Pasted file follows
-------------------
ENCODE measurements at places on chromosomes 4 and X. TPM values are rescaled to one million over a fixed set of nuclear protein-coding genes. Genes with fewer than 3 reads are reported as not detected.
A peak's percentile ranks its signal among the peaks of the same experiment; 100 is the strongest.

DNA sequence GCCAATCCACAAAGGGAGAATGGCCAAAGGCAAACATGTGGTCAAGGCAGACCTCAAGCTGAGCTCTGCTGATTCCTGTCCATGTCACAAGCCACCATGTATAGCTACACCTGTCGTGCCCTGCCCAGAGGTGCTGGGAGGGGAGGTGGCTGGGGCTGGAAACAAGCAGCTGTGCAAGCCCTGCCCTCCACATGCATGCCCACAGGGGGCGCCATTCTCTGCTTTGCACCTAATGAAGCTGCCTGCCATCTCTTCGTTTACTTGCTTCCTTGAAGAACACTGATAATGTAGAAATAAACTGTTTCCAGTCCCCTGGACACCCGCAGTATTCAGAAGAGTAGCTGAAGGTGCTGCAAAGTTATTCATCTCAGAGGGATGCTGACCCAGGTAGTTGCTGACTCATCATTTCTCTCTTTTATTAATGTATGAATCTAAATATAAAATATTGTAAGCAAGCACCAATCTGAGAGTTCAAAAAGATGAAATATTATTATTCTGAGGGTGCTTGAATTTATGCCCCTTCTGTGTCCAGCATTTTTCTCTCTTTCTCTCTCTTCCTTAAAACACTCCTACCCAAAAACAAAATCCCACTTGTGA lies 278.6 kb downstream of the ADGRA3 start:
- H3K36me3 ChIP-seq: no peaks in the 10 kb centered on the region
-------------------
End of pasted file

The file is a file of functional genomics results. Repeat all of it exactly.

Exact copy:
ENCODE measurements at places on chromosomes 4 and X. TPM values are rescaled to one million over a fixed set of nuclear protein-coding genes. Genes with fewer than 3 reads are reported as not detected.
A peak's percentile ranks its signal among the peaks of the same experiment; 100 is the strongest.

DNA sequence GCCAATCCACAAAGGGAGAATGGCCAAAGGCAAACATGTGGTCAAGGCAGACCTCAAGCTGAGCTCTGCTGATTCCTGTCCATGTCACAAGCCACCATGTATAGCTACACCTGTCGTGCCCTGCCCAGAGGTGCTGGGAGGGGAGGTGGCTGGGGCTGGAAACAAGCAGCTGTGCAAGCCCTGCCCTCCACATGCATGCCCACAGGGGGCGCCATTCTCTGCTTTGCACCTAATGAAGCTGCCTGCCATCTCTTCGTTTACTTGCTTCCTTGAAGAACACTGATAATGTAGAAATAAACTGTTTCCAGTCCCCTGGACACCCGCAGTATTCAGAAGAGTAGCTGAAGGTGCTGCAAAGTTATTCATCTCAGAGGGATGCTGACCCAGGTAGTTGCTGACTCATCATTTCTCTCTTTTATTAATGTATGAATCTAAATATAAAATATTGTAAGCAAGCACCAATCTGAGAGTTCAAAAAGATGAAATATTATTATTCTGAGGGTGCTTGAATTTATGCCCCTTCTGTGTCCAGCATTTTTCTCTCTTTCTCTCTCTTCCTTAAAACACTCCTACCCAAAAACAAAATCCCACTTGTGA lies 278.6 kb downstream of the ADGRA3 start:
- H3K36me3 ChIP-seq: no peaks in the 10 kb centered on the region